After reading this part alone, I shut the book and returned it to my friend. Why? Because I knew that this was all that I needed besides my Bible. When you think about it, this excerpt is very accurate. When you think about all the leaders that are listed in the Bible except for Jesus Christ, there are many who may fit the mold of being a leader by default, but the majority of these leaders were weak and ungifted, unlovely and unlikely, and undeserving of grace in one way or another. And while I thought about focusing the core message around the young Pastor Timothy who I found many similarities with, there was another undeserving leader in the Bible who does not fit the traditional mold of a leader, but fulfills the intentions of God and is saved by His grace. This leader that I am speaking of is the Apostle Paul himself. 

Why focus on the Apostle Paul? Well to give some biblical context to this scripture, 1 Timothy is one of the three last letters that the Apostle Paul wrote… These letters include 1 Timothy, 2 Timothy, and Titus. Together, these three letters are known as the Pastoral Epistles in Christianity, as Paul writes these letters to instruct Timothy and Titus in their journey in missionary. 

In 1 Timothy, the Apostle Paul writes to Timothy as he is given the delegation to correct the false teachers in the city Ephesus. However, if you reread today’s scripture, you will realize that Paul’s message was a self-reflection of encouragement. A self-reflection of encouragement not just written to Timothy but to all of us. Paul in the Bible is a sinner, we know this as he describes himself as a blasphemer and a persecutor in verse 13. This is something that he references over and over as he has not forgotten the actions of his past, persecuting God’s people and resisting God’s will. And when you summarize all this, his following statement in verse 15 makes sense: Christ Jesus came into the world to save sinners—of whom I am the foremost… notice that he does not say I was, but rather I am… and that he remains a sinner before God. That he is chief and guilty of the worst sins.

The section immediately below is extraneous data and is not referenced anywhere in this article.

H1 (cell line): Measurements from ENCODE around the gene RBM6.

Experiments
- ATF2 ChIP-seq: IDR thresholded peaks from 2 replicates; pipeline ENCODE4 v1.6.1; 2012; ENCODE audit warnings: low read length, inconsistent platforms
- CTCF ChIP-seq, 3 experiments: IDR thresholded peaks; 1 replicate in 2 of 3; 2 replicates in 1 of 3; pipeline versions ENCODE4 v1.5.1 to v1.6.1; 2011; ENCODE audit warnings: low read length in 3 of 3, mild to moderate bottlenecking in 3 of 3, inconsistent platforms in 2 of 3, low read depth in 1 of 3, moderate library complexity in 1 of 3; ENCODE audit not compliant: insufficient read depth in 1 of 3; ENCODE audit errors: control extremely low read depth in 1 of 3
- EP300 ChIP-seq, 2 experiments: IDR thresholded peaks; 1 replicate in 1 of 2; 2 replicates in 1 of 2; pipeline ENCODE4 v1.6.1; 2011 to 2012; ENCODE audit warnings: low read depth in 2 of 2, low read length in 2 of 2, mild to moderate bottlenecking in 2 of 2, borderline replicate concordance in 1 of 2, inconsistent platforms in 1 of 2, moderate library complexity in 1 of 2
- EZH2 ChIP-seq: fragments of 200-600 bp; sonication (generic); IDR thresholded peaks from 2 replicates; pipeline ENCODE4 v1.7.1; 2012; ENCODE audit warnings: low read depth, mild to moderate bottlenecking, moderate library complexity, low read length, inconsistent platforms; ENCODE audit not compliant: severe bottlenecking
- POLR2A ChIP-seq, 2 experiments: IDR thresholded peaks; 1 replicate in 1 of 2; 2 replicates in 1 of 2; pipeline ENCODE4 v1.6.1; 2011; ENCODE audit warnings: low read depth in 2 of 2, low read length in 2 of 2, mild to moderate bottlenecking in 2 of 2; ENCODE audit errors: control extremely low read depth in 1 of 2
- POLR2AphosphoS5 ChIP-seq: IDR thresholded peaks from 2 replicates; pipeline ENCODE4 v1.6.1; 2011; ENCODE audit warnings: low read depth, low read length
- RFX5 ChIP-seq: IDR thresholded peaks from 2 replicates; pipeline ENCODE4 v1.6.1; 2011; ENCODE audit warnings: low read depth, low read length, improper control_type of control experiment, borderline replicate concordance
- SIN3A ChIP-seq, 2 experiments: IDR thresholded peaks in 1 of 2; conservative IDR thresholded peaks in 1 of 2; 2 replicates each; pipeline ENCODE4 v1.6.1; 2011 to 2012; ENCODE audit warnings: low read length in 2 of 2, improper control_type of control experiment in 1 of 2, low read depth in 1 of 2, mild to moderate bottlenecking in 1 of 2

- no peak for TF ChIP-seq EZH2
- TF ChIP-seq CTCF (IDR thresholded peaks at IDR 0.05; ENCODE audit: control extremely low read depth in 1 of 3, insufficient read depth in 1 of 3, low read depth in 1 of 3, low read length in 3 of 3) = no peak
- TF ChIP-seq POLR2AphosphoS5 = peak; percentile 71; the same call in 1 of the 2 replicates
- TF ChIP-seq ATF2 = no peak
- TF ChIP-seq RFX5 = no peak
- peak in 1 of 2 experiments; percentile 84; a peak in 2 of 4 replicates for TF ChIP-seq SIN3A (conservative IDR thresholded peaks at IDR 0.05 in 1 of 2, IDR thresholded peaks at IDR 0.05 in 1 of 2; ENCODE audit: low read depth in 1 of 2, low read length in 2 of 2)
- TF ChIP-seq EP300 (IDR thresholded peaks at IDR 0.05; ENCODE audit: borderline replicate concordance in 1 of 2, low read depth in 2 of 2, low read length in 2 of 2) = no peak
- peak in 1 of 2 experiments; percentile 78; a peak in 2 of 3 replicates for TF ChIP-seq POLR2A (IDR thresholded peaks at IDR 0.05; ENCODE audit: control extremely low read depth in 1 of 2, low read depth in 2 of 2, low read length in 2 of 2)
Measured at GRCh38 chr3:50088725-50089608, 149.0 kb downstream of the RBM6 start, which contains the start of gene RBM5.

And while Paul writes and describes himself in this undeserving fashion, there remains this controversy in the New Testament between how Luke describes Paul in the book of Acts and how Paul describes himself in his epistles. Luke writes and portrays this picture that Paul is a man who is highly educated, a man who is comfortable with all different kinds of people, a man who is confident in himself, and most importantly a man who is highly successful. However, if you compare these statements to Paul’s writings mentioned before, you will see another version, a version which is far less than what Luke portrays Paul to be. 

In Paul’s writings, he describes himself to be unsure at times and not always victorious as he struggles with the decisions he makes internally. And although some Christians and/or scholars say that this is a discrepancy… maybe it really isn’t, maybe all it really is, is a matter of perspective. While Luke describes Paul to be this hero and how others see Paul to be this Christ-like figure, Paul describes what he sees when he looks in front of a mirror; a sinner of whom he is foremost. 

Does this sound familiar? It’s like when someone gives you an award that you don’t feel you deserve or when maybe you’ve been recognized for something you didn’t really do. Just like Paul, Paul vividly remembers the harsh reality of his past and realizes that in comparison to God’s greatness and purity, he is nowhere even close; he is imperfect and ultimately he is sinner.